It should go without saying that tipping a yacht crew at the end of a stunning holiday away is essential. It is this crew that gave you valuable tips when you needed them most, provided unmatched service, and got you to where you needed to go with a minimum of fuss. The question many end up asking themselves is: how much exactly should I tip? Even if they have an inkling as to what the answer may be, actually knowing how to tip the crew is another story altogether, particularly if you’re fresh to chartering. Well, worry no more – we cover the basics related to yacht tipping in this blog, so you can tip with confidence after your next seabound adventure.
Perhaps you’ve just had an amazing charter experience – whether from a digital charter platform Ahoy Club or a private company – and are wanting to reward the ever-helpful crew for their service. Yet, everyone you ask about tipping provides different sums – where do you go from here? Regardless of whether you’re on a yacht or superyacht, it is generally advised that guests tip between 5 and 20 percent of the base charter fee. Deciding how to determine this number is usually up to the location and the yacht itself – it is often the case that charters around the United States and the Caribbean attract higher rates. This appproximate rate was decided on after heavy tippers set a precedent during the early 2000s, causing a shift in tipping expectations for charter crews (and leaving some crews irate with lesser amounts). To introduce guidelines to prevent problem-gratuity situations in the future, the Mediterranean Yacht Brokers Association (MYBA) introduced a tipping policy guideline that stipulated 5-15 per cent gratuity sum, which has since become the accepted tipping range.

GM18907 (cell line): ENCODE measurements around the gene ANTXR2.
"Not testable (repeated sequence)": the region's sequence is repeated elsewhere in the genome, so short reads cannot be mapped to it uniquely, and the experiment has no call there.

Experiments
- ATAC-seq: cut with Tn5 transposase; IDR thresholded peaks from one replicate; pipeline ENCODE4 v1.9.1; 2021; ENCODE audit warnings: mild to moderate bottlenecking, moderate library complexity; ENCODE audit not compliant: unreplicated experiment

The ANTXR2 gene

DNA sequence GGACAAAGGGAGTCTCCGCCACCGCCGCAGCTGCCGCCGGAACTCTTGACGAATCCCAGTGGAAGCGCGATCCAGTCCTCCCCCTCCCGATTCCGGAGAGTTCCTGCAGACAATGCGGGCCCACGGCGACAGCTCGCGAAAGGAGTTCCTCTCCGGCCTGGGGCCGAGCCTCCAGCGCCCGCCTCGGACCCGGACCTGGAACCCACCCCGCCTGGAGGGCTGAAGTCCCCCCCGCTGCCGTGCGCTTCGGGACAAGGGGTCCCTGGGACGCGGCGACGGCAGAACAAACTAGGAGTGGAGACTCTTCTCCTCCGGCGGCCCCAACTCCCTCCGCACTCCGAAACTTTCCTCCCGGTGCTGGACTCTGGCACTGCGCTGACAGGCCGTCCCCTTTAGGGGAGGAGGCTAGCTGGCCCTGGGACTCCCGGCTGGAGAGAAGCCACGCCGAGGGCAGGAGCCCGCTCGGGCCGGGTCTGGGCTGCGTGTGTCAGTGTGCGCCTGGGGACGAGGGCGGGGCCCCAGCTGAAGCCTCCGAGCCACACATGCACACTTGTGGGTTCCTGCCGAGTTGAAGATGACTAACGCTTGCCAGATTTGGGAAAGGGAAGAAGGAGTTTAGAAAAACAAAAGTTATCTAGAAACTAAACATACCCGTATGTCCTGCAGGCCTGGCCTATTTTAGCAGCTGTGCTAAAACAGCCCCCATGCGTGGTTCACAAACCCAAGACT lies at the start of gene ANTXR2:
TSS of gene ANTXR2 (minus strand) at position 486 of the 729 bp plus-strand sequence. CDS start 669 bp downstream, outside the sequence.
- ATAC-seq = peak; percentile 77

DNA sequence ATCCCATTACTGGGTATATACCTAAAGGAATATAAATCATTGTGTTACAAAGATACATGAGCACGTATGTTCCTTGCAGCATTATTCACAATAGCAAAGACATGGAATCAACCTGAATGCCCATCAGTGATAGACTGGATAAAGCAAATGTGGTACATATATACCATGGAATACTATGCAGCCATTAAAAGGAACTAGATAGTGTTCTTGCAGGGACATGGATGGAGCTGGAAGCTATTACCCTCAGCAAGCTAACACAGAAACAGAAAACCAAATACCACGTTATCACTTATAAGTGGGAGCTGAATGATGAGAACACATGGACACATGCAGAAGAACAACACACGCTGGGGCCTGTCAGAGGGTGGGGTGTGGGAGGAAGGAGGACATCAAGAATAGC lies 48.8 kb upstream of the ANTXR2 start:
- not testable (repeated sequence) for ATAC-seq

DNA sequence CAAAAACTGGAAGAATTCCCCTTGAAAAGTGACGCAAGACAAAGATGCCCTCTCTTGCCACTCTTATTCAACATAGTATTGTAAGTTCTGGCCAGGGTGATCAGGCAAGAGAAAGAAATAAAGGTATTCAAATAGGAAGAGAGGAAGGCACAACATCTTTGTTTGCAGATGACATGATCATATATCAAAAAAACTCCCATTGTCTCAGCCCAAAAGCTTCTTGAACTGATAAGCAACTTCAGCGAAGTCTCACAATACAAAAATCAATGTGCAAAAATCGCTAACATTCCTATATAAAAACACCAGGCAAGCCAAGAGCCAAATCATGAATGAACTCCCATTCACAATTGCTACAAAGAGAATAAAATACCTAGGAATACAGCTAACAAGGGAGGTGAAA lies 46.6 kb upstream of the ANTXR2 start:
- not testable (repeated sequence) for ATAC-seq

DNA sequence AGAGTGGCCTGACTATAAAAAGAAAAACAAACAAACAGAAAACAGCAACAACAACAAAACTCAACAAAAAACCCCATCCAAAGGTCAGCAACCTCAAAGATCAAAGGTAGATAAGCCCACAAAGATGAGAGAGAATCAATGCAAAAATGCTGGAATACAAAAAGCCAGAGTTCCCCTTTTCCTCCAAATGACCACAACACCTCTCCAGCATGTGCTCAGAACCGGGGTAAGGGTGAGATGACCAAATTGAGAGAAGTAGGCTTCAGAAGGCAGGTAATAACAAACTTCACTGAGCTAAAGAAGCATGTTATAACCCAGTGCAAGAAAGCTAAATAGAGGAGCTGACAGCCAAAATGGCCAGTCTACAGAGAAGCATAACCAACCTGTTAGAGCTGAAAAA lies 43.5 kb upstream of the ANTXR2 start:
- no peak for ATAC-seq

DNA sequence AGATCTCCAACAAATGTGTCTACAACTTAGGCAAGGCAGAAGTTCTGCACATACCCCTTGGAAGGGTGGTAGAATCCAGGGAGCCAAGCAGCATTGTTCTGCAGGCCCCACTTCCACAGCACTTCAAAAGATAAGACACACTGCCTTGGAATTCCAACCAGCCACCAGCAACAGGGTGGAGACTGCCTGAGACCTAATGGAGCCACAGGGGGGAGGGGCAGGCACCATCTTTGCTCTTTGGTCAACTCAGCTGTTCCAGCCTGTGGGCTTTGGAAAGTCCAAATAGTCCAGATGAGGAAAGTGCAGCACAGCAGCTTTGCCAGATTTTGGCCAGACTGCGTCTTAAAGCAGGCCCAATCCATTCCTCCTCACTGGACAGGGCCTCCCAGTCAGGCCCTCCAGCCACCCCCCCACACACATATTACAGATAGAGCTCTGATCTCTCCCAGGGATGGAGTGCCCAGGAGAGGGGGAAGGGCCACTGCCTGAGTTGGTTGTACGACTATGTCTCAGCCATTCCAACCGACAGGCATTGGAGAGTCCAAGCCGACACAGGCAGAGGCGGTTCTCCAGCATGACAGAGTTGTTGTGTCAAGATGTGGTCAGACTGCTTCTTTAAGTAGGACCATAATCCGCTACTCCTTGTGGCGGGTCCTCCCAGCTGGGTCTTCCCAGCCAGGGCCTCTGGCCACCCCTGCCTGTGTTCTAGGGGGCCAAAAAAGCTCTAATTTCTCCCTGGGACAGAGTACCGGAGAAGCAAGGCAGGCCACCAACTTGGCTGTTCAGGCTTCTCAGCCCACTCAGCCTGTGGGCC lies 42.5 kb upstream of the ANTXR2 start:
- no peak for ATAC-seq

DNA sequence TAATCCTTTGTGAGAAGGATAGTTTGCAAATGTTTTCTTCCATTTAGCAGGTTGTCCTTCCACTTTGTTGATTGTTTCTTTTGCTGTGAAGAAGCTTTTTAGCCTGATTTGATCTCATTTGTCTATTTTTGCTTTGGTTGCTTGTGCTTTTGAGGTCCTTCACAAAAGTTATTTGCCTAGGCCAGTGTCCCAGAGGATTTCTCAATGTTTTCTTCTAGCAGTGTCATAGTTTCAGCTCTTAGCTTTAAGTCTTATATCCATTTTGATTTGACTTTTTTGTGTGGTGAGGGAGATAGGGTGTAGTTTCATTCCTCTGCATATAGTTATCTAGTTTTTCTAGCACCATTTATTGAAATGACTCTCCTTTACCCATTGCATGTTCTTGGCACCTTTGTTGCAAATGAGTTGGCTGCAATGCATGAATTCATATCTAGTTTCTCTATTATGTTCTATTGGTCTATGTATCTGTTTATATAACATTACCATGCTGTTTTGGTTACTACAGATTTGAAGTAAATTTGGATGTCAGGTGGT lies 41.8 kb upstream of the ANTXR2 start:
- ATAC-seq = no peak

How exactly should you tip?
After you’ve decided on a figure, you’ll then have to work out how you’ll actually give this amount to the crew. Although you may be tempted to hand tips directly to people who have made your charter a lovely experience, this is in fact quite bad tipping etiquette. After all, it doesn’t take into account all of the crew behind the scenes who still worked hard to ensure you had the best trip possible. With this in mind, tips should be given to the captain for them to distribute evenly among the crew. You may pay in cash directly to the captain if you wish, but there’s also the option of using the remainder of your advanced provisioning allowance (APA) to cover your intended tip. This is also a convenient option for many because the captain will already be managing the APA, so there’s a lot less mucking around that needs to go on. If cash or the APA don’t suit, it’s also common practice to have a broker wire gratuities – this way you won’t have to manage a large sum of cash for the duration of your charter
Recognise good help when you see it
With superyacht crews working up to 16 hours a day to ensure you have a pleasant charter, there’s no doubt that they should receive some reward for their hard work and dedication. Knowing how much to tip them can be a confusing experience, but keeping in mind both the type of charter you’ve had and were in the world it occurred should give you a rough notion. Plus, don’t forget to give the gratuity straight to the captain – otherwise some crew members are bound to be left out!